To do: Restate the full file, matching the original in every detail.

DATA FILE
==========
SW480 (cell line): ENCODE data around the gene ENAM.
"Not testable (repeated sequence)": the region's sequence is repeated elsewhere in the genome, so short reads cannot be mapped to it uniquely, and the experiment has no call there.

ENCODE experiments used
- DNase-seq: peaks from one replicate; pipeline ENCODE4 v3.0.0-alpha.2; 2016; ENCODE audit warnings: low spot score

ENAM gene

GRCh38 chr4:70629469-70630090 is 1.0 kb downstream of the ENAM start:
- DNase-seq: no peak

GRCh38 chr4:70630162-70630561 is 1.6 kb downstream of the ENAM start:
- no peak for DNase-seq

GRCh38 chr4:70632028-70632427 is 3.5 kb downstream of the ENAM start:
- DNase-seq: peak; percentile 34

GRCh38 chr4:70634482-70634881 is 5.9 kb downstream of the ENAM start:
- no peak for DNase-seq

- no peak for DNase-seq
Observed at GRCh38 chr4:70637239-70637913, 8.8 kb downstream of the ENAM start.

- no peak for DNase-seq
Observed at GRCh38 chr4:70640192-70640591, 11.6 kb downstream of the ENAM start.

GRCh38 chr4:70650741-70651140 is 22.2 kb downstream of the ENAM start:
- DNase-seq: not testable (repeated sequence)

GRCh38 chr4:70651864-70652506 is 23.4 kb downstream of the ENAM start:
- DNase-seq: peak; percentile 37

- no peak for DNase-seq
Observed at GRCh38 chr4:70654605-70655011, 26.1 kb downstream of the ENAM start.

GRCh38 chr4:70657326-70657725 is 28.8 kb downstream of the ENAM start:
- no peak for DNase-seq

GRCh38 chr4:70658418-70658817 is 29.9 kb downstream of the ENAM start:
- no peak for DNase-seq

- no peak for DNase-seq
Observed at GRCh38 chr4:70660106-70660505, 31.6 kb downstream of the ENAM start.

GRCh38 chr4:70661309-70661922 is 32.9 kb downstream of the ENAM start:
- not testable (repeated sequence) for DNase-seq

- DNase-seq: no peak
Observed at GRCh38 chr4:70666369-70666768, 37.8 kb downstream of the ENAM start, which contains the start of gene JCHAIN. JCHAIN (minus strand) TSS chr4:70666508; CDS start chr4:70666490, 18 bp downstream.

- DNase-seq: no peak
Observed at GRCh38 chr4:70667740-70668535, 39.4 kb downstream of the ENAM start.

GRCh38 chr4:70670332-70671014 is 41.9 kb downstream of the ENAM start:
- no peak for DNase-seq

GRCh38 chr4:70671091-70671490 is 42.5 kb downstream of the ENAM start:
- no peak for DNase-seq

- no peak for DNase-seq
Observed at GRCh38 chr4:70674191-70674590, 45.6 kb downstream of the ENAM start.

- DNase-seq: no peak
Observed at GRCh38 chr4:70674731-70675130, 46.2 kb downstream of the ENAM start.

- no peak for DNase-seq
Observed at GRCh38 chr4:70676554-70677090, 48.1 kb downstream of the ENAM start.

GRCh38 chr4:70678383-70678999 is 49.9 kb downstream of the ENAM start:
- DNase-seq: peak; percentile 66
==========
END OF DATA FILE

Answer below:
SW480 (cell line): ENCODE data around the gene ENAM.
"Not testable (repeated sequence)": the region's sequence is repeated elsewhere in the genome, so short reads cannot be mapped to it uniquely, and the experiment has no call there.

ENCODE experiments used
- DNase-seq: peaks from one replicate; pipeline ENCODE4 v3.0.0-alpha.2; 2016; ENCODE audit warnings: low spot score

ENAM gene

GRCh38 chr4:70629469-70630090 is 1.0 kb downstream of the ENAM start:
- DNase-seq: no peak

GRCh38 chr4:70630162-70630561 is 1.6 kb downstream of the ENAM start:
- no peak for DNase-seq

GRCh38 chr4:70632028-70632427 is 3.5 kb downstream of the ENAM start:
- DNase-seq: peak; percentile 34

GRCh38 chr4:70634482-70634881 is 5.9 kb downstream of the ENAM start:
- no peak for DNase-seq

- no peak for DNase-seq
Observed at GRCh38 chr4:70637239-70637913, 8.8 kb downstream of the ENAM start.

- no peak for DNase-seq
Observed at GRCh38 chr4:70640192-70640591, 11.6 kb downstream of the ENAM start.

GRCh38 chr4:70650741-70651140 is 22.2 kb downstream of the ENAM start:
- DNase-seq: not testable (repeated sequence)

GRCh38 chr4:70651864-70652506 is 23.4 kb downstream of the ENAM start:
- DNase-seq: peak; percentile 37

- no peak for DNase-seq
Observed at GRCh38 chr4:70654605-70655011, 26.1 kb downstream of the ENAM start.

GRCh38 chr4:70657326-70657725 is 28.8 kb downstream of the ENAM start:
- no peak for DNase-seq

GRCh38 chr4:70658418-70658817 is 29.9 kb downstream of the ENAM start:
- no peak for DNase-seq

- no peak for DNase-seq
Observed at GRCh38 chr4:70660106-70660505, 31.6 kb downstream of the ENAM start.

GRCh38 chr4:70661309-70661922 is 32.9 kb downstream of the ENAM start:
- not testable (repeated sequence) for DNase-seq

- DNase-seq: no peak
Observed at GRCh38 chr4:70666369-70666768, 37.8 kb downstream of the ENAM start, which contains the start of gene JCHAIN. JCHAIN (minus strand) TSS chr4:70666508; CDS start chr4:70666490, 18 bp downstream.

- DNase-seq: no peak
Observed at GRCh38 chr4:70667740-70668535, 39.4 kb downstream of the ENAM start.

GRCh38 chr4:70670332-70671014 is 41.9 kb downstream of the ENAM start:
- no peak for DNase-seq

GRCh38 chr4:70671091-70671490 is 42.5 kb downstream of the ENAM start:
- no peak for DNase-seq

- no peak for DNase-seq
Observed at GRCh38 chr4:70674191-70674590, 45.6 kb downstream of the ENAM start.

- DNase-seq: no peak
Observed at GRCh38 chr4:70674731-70675130, 46.2 kb downstream of the ENAM start.

- no peak for DNase-seq
Observed at GRCh38 chr4:70676554-70677090, 48.1 kb downstream of the ENAM start.

GRCh38 chr4:70678383-70678999 is 49.9 kb downstream of the ENAM start:
- DNase-seq: peak; percentile 66